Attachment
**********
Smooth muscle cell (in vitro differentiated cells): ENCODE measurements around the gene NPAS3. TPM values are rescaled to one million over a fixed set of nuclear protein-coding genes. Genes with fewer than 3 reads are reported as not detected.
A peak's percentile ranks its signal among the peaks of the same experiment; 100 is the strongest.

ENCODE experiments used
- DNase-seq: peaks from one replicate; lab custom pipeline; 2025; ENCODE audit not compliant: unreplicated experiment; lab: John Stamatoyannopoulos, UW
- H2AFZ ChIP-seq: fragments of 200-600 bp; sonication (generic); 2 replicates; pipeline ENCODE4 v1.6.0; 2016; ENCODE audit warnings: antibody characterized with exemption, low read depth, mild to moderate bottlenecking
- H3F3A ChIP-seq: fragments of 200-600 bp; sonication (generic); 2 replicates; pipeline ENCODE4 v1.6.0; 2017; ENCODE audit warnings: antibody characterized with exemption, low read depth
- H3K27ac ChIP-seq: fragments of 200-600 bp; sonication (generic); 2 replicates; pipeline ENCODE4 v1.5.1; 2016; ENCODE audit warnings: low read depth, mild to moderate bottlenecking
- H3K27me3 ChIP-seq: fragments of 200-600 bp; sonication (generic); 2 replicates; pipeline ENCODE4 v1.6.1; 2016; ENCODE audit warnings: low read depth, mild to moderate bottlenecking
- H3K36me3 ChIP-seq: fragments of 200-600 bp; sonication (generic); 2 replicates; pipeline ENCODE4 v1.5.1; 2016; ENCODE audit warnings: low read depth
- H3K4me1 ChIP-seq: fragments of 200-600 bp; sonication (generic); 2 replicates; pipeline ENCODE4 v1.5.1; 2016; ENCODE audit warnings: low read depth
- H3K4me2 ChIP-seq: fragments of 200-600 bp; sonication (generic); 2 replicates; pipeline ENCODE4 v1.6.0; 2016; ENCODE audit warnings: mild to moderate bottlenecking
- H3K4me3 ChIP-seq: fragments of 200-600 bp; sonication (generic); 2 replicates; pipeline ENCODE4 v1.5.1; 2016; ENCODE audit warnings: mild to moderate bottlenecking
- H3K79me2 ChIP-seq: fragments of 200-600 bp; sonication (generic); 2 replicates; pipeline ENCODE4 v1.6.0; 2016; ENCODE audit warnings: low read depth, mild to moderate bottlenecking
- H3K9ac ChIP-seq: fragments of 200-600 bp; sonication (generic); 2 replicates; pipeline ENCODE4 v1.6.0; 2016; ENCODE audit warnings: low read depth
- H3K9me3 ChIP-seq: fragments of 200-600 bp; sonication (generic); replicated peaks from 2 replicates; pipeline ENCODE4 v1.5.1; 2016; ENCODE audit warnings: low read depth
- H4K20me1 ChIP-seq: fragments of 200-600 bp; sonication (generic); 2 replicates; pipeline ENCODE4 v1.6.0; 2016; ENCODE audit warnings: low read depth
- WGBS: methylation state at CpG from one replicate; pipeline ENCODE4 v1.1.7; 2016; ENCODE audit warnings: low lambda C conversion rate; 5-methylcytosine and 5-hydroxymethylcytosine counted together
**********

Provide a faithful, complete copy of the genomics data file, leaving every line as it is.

Smooth muscle cell (in vitro differentiated cells): ENCODE measurements around the gene NPAS3. TPM values are rescaled to one million over a fixed set of nuclear protein-coding genes. Genes with fewer than 3 reads are reported as not detected.
A peak's percentile ranks its signal among the peaks of the same experiment; 100 is the strongest.

ENCODE experiments used
- DNase-seq: peaks from one replicate; lab custom pipeline; 2025; ENCODE audit not compliant: unreplicated experiment; lab: John Stamatoyannopoulos, UW
- H2AFZ ChIP-seq: fragments of 200-600 bp; sonication (generic); 2 replicates; pipeline ENCODE4 v1.6.0; 2016; ENCODE audit warnings: antibody characterized with exemption, low read depth, mild to moderate bottlenecking
- H3F3A ChIP-seq: fragments of 200-600 bp; sonication (generic); 2 replicates; pipeline ENCODE4 v1.6.0; 2017; ENCODE audit warnings: antibody characterized with exemption, low read depth
- H3K27ac ChIP-seq: fragments of 200-600 bp; sonication (generic); 2 replicates; pipeline ENCODE4 v1.5.1; 2016; ENCODE audit warnings: low read depth, mild to moderate bottlenecking
- H3K27me3 ChIP-seq: fragments of 200-600 bp; sonication (generic); 2 replicates; pipeline ENCODE4 v1.6.1; 2016; ENCODE audit warnings: low read depth, mild to moderate bottlenecking
- H3K36me3 ChIP-seq: fragments of 200-600 bp; sonication (generic); 2 replicates; pipeline ENCODE4 v1.5.1; 2016; ENCODE audit warnings: low read depth
- H3K4me1 ChIP-seq: fragments of 200-600 bp; sonication (generic); 2 replicates; pipeline ENCODE4 v1.5.1; 2016; ENCODE audit warnings: low read depth
- H3K4me2 ChIP-seq: fragments of 200-600 bp; sonication (generic); 2 replicates; pipeline ENCODE4 v1.6.0; 2016; ENCODE audit warnings: mild to moderate bottlenecking
- H3K4me3 ChIP-seq: fragments of 200-600 bp; sonication (generic); 2 replicates; pipeline ENCODE4 v1.5.1; 2016; ENCODE audit warnings: mild to moderate bottlenecking
- H3K79me2 ChIP-seq: fragments of 200-600 bp; sonication (generic); 2 replicates; pipeline ENCODE4 v1.6.0; 2016; ENCODE audit warnings: low read depth, mild to moderate bottlenecking
- H3K9ac ChIP-seq: fragments of 200-600 bp; sonication (generic); 2 replicates; pipeline ENCODE4 v1.6.0; 2016; ENCODE audit warnings: low read depth
- H3K9me3 ChIP-seq: fragments of 200-600 bp; sonication (generic); replicated peaks from 2 replicates; pipeline ENCODE4 v1.5.1; 2016; ENCODE audit warnings: low read depth
- H4K20me1 ChIP-seq: fragments of 200-600 bp; sonication (generic); 2 replicates; pipeline ENCODE4 v1.6.0; 2016; ENCODE audit warnings: low read depth
- WGBS: methylation state at CpG from one replicate; pipeline ENCODE4 v1.1.7; 2016; ENCODE audit warnings: low lambda C conversion rate; 5-methylcytosine and 5-hydroxymethylcytosine counted together